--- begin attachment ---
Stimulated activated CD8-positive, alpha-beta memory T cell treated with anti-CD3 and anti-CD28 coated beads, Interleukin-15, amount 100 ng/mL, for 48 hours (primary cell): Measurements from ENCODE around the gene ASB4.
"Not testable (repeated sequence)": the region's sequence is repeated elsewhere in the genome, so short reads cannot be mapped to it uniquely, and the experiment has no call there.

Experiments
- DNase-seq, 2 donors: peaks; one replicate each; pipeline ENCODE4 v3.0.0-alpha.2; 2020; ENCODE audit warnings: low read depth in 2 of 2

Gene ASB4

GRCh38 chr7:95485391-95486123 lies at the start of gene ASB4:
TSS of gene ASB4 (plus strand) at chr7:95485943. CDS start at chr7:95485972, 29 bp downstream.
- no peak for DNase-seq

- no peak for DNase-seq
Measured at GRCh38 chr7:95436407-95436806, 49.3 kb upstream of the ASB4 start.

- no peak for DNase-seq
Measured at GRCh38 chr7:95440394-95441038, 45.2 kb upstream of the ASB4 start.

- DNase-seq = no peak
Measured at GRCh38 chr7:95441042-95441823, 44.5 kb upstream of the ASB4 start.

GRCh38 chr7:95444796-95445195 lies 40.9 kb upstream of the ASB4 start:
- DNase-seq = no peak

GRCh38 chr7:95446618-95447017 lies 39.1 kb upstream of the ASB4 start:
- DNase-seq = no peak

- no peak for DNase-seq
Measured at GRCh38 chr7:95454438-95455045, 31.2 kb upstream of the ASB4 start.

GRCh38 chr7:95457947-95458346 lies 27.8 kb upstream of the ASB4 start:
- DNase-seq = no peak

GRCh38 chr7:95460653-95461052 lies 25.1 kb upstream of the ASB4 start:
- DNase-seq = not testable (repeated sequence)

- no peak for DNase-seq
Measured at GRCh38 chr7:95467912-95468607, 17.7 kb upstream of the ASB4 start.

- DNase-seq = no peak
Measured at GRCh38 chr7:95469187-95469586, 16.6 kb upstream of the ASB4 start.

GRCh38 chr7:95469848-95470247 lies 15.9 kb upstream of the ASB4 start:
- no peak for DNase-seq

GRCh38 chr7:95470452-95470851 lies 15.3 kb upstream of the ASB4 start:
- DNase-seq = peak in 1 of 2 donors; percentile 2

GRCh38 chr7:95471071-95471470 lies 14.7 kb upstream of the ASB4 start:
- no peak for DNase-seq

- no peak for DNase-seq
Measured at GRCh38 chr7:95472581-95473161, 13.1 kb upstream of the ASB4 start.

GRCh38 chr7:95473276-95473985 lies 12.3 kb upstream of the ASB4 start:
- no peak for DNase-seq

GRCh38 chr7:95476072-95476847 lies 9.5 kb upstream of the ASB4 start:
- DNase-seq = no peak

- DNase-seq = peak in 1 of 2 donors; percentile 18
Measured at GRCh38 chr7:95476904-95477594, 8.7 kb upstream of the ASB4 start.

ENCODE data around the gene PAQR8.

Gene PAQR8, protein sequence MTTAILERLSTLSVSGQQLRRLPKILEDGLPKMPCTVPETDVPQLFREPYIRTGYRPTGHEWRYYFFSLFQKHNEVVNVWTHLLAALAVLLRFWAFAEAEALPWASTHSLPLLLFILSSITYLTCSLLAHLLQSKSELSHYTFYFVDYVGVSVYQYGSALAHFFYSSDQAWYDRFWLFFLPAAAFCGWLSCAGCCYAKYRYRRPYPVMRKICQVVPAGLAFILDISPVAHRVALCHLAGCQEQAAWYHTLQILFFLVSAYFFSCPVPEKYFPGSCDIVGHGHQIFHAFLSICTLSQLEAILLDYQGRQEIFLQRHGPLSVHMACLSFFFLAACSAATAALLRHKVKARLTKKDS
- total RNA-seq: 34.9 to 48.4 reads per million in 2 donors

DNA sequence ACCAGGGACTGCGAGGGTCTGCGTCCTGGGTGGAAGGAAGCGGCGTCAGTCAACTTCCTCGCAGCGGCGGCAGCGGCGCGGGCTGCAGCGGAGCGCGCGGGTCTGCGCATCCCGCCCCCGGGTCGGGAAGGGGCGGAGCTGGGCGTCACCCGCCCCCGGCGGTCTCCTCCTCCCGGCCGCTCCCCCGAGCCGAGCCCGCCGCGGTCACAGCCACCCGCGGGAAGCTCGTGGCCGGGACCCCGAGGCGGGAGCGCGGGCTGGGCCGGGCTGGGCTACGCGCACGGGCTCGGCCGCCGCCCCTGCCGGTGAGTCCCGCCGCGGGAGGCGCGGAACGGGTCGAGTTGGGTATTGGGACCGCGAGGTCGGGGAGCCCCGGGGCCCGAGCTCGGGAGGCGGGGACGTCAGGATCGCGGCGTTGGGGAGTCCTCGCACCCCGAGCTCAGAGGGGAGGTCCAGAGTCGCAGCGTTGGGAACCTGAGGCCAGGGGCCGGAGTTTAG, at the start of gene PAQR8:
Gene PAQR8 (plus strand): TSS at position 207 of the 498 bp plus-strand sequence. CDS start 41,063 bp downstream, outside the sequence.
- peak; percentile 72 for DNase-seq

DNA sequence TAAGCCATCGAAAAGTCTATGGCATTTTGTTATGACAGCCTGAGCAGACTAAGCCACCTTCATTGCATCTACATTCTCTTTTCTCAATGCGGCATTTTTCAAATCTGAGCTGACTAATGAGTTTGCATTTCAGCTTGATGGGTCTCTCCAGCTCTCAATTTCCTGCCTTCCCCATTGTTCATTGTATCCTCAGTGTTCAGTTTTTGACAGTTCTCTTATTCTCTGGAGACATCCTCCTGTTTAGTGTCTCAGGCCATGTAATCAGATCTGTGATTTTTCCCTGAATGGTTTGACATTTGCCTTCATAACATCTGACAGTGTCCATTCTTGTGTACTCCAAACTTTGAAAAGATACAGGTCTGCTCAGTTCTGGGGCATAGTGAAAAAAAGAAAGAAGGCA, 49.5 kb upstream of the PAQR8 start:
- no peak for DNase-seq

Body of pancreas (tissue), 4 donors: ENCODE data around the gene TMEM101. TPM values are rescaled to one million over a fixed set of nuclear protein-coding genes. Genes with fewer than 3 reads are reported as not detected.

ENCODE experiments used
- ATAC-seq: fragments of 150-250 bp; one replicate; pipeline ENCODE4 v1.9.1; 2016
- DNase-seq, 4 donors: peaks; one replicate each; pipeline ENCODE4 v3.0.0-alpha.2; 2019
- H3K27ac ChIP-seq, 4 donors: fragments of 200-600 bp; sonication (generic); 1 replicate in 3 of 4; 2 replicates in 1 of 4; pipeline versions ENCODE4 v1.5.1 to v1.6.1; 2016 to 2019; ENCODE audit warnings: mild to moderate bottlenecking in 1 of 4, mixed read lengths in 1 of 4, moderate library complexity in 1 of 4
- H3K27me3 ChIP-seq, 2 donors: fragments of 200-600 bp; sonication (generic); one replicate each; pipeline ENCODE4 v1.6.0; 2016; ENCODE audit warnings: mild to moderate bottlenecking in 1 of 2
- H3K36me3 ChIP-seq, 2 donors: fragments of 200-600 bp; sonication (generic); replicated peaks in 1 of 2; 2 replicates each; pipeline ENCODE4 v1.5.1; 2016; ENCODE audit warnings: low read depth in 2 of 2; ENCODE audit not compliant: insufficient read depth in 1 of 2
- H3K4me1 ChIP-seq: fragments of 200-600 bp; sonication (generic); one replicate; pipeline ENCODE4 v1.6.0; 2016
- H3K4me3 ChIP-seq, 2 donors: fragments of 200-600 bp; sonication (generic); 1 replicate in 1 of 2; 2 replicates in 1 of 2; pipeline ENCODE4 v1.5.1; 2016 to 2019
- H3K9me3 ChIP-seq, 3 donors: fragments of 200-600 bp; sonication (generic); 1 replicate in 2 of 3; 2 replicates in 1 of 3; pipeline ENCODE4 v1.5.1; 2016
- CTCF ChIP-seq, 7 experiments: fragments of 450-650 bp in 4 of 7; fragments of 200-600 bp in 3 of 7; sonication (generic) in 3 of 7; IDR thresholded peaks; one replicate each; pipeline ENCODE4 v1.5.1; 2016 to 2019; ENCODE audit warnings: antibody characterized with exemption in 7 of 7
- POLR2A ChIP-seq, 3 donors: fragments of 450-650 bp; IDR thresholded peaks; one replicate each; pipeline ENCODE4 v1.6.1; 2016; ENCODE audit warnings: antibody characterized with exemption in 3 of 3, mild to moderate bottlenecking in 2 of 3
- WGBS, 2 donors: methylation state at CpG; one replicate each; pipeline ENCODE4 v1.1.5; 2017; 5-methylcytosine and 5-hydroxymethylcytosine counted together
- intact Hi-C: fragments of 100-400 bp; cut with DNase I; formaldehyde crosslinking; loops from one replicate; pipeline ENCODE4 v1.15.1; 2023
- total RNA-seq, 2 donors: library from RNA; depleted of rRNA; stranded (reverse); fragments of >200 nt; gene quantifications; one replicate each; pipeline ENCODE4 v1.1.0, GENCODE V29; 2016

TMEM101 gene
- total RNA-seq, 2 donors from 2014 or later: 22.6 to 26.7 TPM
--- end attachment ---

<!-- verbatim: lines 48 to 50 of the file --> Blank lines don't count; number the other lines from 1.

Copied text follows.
- peak; percentile 72 for DNase-seq

DNA sequence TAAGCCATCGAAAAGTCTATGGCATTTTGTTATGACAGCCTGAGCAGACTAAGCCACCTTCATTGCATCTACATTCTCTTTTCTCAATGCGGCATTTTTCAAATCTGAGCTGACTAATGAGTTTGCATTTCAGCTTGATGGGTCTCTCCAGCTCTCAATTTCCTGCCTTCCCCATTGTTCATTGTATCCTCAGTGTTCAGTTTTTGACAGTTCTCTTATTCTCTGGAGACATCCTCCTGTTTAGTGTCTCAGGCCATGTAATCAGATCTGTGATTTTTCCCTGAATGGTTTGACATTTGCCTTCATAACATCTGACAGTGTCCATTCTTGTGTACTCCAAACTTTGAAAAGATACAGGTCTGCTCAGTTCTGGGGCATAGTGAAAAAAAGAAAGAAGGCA, 49.5 kb upstream of the PAQR8 start:
- no peak for DNase-seq